I am a student member of the Landscape Institute and joined the Yorkshire and Humberside branch on a day out to Mount Grace Priory in Northallerton, North Yorkshire.
Mount Grace Priory is a medieval Carthusian monastery established in 1398 and was a home and priory for twenty-three monks. Part of the priory was remodelled as an arts and crafts manor house in the 17thcentury. Now in the present day it is open to the public to visit and walk round the gardens and the former priory. It is a scheduled monument and the buildings are listed grade I and II*.
The place has recently undergone a major reworking to make the garden and priory more accessible and more attractive to visitors. We were given a tour around the site, specifically focusing these new interventions, by the head gardener and a member of the English Heritage team.
On a sunny day in May we headed out to Harrogate to visit the town and the RHS garden. We are fortunate to be able to get there easily from Leeds as the garden is only a short scenic walk from the station.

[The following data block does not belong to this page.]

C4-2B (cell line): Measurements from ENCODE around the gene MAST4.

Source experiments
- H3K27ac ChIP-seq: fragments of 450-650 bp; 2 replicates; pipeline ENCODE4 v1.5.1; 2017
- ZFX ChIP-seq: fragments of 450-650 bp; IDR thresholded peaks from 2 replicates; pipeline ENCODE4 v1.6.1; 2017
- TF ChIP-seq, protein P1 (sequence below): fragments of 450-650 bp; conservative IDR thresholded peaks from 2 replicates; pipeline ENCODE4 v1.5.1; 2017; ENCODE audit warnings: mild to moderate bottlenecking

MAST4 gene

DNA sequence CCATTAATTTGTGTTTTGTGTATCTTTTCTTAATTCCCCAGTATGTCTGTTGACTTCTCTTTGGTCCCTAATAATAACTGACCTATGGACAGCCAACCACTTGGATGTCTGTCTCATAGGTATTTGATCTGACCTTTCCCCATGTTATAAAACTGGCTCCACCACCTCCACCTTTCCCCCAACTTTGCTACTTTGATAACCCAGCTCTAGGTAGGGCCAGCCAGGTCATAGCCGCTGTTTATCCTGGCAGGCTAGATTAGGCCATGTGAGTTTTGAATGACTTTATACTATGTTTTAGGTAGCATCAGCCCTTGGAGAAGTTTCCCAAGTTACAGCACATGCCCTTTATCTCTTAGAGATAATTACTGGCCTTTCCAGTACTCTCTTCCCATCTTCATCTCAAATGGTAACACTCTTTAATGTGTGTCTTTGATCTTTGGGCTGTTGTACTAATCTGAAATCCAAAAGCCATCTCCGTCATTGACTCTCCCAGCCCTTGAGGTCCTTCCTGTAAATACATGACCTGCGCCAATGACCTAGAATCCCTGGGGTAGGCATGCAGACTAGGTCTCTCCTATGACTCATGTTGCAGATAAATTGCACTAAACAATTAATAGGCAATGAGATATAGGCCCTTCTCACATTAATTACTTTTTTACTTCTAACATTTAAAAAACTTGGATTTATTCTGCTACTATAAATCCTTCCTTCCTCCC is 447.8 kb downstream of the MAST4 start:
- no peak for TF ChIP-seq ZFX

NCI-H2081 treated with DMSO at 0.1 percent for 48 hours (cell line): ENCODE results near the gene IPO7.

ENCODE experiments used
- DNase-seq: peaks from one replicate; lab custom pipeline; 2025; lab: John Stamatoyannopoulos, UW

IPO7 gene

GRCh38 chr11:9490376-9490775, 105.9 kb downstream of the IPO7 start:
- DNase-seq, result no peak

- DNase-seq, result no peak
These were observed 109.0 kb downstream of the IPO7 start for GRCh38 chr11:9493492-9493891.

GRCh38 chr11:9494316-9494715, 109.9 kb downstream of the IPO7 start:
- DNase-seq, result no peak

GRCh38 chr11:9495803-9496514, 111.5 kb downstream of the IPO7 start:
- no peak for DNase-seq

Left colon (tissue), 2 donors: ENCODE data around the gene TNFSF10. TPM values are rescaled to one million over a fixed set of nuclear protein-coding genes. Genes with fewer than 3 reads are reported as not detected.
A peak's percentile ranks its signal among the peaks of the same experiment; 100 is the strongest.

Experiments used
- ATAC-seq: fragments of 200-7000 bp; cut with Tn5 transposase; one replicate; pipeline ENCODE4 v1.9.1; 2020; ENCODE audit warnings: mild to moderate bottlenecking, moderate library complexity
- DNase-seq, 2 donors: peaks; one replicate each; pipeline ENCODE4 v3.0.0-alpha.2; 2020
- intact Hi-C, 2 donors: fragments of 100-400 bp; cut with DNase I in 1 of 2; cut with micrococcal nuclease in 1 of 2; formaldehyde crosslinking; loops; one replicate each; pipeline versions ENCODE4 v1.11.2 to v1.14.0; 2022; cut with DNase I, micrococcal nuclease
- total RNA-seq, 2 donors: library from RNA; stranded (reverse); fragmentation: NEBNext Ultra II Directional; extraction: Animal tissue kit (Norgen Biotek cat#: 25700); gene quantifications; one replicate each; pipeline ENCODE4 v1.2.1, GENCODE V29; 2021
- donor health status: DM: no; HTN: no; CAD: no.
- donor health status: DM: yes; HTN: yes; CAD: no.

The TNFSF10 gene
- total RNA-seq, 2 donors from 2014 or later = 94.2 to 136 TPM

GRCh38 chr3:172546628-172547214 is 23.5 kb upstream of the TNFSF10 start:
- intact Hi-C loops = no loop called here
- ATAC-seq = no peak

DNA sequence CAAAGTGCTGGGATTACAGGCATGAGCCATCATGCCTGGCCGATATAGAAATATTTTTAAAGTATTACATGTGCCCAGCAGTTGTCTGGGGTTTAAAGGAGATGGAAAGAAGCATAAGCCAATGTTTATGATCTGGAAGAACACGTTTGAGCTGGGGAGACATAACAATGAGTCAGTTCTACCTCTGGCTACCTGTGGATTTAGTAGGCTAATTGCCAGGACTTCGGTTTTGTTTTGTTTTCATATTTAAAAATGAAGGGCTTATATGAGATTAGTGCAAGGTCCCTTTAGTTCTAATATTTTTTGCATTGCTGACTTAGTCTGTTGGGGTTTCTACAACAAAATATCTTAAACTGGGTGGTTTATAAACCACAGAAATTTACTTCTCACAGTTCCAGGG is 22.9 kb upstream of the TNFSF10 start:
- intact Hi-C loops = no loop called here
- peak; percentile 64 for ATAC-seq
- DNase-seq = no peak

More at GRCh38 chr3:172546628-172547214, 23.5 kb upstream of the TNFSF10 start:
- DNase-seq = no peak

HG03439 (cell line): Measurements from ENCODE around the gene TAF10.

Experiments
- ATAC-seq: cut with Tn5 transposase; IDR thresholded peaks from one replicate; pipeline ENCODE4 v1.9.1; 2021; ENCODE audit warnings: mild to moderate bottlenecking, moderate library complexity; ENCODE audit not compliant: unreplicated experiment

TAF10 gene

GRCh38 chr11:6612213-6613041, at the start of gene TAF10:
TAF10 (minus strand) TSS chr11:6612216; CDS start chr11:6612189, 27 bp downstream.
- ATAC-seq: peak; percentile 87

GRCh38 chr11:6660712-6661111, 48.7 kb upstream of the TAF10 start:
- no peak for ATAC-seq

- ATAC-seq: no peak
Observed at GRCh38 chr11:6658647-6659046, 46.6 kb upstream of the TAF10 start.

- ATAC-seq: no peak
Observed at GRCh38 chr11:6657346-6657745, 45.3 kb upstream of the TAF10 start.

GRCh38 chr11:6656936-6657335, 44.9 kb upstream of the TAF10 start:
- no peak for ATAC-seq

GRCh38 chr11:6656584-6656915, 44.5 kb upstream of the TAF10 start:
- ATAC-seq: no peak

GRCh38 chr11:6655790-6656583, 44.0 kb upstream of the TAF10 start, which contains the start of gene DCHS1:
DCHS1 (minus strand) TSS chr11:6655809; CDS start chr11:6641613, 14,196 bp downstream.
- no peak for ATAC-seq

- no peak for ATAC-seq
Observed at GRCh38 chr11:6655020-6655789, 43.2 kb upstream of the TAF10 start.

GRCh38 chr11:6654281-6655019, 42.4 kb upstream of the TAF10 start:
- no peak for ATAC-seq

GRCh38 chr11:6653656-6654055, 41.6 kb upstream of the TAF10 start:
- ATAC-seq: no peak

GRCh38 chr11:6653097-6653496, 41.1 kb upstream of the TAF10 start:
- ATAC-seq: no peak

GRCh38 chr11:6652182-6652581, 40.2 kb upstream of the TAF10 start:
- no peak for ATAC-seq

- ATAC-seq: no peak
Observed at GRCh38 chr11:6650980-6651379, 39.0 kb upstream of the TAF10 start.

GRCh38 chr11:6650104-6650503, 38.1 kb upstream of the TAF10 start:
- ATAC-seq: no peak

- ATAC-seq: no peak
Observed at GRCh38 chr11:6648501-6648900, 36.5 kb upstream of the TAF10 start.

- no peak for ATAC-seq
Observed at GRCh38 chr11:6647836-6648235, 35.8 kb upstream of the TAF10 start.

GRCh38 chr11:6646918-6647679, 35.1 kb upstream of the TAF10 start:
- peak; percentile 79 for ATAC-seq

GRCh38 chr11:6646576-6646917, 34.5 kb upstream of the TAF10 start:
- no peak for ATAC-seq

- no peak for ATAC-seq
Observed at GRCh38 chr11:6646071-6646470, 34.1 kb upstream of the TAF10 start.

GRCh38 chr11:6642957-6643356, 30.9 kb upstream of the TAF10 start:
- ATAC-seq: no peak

This was my first visit to the spa town of Harrogate and I was amazed by the trees right in the centre of the town. It reminds me of other spa towns such as Cheltenham and Bath with such big and magnificent trees.
Miserden is a village located just outside of my hometown, Stroud in Gloucestershire. It is home to a grand house with a large and impressive garden that dates back to the 1620s. We spent a sunny April afternoon exploring the garden.
Whilst we were traveling through that part of the country we stopped on a gloomy April day at the RHS garden in Wisley, Surrey.
This was my first time coming to Wisley and I knew it was a big garden but was incredibly surprised to be ushered to a packed car park that seemed miles from anywhere! As a result of this we entered the garden through the pinetum and worked our way south to the main garden.
I feel this is a suitably bleak location for a first entry in this log.
Research we undertook as part of a module before Christmas led a friend and myself to become interested and almost obsessed with Dungeness and the life of Derek Jarman. I had heard of Derek Jarman before and had seen pictures of his garden set in the bizarre landscape of Dungeness which is what made me so keen to research this topic.